If someone is watching a given domain to pounce it as soon as it expires, there's really nothing to be done aside from not allowing it to expire. But the proxy company could potentially do so as a matter of automation, since they already have the domain on file along with other information about it. So while you may ordinarily have a grace period of a few days before anyone notices - purely by chance, of course - you might not have it in this case.

Anyway, the question wasn't really meant to have an answer as such, because - as you pretty much point out - the answer is 'yes, they totally can, as can anyone else'. It's more an advisory phrasing of 'if you use a proxy domain service, be aware that this is something they could legally do, as they already know you and the value of the domain to you'.

Comment Re:Leak? (Score 3, Insightful) 42

I've certainly had the same thought.

There are times I actually try to find the owner of a domain, only to find them hidden behind a proxy registration. Some owners have forgotten their info to manage their proxied domains, leaving me unable to trivially verify if the site is still theirs when helping them.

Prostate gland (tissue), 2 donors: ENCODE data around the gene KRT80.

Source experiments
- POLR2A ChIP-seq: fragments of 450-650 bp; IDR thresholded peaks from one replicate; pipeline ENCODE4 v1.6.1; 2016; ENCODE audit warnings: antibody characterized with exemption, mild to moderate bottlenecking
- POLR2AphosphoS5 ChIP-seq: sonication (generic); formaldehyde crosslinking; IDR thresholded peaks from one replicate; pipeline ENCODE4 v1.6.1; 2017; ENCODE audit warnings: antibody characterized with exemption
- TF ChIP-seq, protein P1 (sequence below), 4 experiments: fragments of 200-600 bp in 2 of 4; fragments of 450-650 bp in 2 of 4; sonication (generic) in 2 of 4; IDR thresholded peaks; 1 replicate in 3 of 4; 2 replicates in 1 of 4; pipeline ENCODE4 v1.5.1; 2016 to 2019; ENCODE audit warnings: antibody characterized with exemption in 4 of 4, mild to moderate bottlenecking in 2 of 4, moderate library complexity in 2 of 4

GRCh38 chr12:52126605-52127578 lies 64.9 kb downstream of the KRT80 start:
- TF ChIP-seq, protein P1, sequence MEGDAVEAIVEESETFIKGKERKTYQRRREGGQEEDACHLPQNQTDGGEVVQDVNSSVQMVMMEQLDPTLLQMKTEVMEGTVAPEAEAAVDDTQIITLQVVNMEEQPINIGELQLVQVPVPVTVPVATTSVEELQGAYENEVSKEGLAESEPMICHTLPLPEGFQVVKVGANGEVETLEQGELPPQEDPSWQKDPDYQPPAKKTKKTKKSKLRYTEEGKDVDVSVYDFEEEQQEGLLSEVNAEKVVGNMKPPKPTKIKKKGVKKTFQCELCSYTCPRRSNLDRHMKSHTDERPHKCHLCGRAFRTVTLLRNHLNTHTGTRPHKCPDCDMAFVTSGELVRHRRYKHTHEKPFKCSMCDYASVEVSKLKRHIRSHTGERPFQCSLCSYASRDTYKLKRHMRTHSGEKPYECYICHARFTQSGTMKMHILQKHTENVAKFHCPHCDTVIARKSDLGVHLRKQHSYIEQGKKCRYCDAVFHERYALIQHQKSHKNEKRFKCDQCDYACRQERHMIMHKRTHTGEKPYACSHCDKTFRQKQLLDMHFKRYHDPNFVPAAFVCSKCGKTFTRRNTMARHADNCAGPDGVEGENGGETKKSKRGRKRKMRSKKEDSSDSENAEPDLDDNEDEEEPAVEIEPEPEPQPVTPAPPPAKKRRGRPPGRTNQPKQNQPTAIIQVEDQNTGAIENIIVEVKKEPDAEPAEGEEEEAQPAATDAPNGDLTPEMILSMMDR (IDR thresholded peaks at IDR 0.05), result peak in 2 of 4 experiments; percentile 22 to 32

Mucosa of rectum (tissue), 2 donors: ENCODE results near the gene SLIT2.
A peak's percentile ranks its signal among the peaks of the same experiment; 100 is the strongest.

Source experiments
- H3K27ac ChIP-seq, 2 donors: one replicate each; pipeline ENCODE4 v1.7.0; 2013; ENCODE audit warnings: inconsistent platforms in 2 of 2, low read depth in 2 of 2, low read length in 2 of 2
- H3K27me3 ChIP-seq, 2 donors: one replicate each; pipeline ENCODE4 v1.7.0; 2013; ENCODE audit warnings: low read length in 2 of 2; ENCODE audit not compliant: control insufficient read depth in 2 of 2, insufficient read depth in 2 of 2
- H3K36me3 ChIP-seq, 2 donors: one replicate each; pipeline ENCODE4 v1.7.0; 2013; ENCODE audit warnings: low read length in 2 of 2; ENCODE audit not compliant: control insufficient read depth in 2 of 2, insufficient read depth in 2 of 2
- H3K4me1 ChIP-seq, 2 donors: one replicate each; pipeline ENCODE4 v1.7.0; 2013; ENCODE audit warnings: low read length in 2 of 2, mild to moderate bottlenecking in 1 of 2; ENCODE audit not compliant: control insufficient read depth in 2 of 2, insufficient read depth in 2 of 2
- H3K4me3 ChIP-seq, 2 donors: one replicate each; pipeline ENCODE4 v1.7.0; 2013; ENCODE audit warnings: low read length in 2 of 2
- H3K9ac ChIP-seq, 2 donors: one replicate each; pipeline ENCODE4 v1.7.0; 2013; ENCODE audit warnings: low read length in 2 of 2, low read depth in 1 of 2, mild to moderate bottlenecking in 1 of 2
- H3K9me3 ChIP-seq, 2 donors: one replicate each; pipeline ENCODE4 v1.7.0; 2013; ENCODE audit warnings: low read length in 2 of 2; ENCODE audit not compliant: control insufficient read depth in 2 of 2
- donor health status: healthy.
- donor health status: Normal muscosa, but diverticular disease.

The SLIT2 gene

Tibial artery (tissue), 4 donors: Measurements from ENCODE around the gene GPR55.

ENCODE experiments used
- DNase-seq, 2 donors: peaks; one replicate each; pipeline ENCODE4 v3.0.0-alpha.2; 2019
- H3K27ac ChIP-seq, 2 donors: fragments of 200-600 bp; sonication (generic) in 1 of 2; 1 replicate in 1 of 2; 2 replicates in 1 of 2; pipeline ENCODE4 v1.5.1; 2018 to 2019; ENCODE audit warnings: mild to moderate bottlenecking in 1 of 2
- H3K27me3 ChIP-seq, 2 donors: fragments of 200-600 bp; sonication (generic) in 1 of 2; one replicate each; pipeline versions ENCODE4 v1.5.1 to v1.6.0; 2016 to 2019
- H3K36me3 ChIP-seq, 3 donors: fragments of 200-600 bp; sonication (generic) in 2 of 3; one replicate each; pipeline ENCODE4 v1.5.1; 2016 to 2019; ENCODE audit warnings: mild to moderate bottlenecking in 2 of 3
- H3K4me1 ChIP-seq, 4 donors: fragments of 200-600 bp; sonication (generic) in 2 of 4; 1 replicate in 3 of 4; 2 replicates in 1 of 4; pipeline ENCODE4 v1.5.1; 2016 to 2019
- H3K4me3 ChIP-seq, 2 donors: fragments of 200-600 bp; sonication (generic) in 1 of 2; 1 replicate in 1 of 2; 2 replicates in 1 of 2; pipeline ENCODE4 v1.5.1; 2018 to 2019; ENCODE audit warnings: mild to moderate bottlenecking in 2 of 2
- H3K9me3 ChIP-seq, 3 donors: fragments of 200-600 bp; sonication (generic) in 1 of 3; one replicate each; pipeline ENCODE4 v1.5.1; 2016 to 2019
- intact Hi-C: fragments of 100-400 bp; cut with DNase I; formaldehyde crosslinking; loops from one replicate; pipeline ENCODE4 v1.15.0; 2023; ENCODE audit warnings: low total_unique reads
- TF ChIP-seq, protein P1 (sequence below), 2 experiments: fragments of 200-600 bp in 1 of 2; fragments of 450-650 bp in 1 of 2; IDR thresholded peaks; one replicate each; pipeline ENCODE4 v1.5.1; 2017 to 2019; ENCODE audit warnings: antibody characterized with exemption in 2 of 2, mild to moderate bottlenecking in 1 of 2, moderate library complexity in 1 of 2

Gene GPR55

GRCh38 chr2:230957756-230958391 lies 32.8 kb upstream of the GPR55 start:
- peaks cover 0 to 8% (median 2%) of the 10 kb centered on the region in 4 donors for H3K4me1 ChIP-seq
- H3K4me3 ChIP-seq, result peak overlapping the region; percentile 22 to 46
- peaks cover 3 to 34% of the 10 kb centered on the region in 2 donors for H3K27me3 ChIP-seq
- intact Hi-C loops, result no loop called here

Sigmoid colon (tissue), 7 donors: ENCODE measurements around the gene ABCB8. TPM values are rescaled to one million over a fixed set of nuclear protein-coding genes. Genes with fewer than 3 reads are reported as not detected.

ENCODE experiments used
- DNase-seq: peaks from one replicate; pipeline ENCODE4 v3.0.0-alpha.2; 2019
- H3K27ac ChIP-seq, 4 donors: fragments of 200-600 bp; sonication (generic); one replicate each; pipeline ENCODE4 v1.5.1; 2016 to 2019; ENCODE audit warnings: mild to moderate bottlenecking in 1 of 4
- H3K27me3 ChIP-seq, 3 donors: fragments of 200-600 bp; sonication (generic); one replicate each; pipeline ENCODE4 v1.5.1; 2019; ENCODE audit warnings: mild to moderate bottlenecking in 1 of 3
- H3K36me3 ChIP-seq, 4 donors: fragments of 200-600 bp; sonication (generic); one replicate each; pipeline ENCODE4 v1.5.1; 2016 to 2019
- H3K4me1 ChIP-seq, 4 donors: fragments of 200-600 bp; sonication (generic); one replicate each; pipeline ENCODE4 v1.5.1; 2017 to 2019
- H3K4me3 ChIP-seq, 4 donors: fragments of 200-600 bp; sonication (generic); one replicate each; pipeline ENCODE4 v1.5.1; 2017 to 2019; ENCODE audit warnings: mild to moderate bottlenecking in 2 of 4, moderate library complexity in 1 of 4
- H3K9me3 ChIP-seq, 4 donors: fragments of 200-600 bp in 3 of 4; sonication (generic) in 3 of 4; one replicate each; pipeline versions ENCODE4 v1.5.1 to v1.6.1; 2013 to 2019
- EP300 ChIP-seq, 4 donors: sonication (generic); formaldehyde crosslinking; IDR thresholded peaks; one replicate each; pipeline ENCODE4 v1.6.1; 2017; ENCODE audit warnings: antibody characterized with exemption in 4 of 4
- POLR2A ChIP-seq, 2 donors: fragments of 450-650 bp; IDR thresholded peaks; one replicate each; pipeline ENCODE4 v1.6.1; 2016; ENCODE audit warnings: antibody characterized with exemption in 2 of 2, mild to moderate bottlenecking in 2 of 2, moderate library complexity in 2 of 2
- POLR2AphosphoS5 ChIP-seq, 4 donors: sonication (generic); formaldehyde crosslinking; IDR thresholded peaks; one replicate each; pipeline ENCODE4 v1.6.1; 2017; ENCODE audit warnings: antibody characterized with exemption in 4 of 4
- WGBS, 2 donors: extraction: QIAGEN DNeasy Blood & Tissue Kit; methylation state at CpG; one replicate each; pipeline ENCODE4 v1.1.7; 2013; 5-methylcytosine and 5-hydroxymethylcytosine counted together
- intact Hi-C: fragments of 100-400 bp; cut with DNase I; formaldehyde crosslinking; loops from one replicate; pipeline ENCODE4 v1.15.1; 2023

There is a risk involved with having a valid address on file for domain ownership, though. Can't ignore that. I have a private domain and my information is not protected, and I have yet to be antagonized by crazed axe murderers, but it's a risk I'm choosing to take. I can say that other than a snail mail scam letter once or twice a year, all the other email crap gets filtered with the rest of my generic email spam.

If someone wants to commercialize registering domains by proxy... well, that's free enterprise. The proxy owner might find a way to claim the domain is theirs if they want to be jerks later, but contract law might cover those situations, since the actual owner is likely to have documentation indicating the proxy arrangement.

Here's another scenario... if the original owner accidentally allows the domain to expire, can the proxy site choose to register the name itself, and only sell it back to the owner at whatever price they want to ask? The registrar itself (generally) doesn't care, but the domain proxy service now knows the name was valuable enough to someone to pay for protecting it.

Anyway. I'd still prefer to leave it public, but I can understand those that are reluctant to do the same.

Comment Re:Trust (Score 1) 258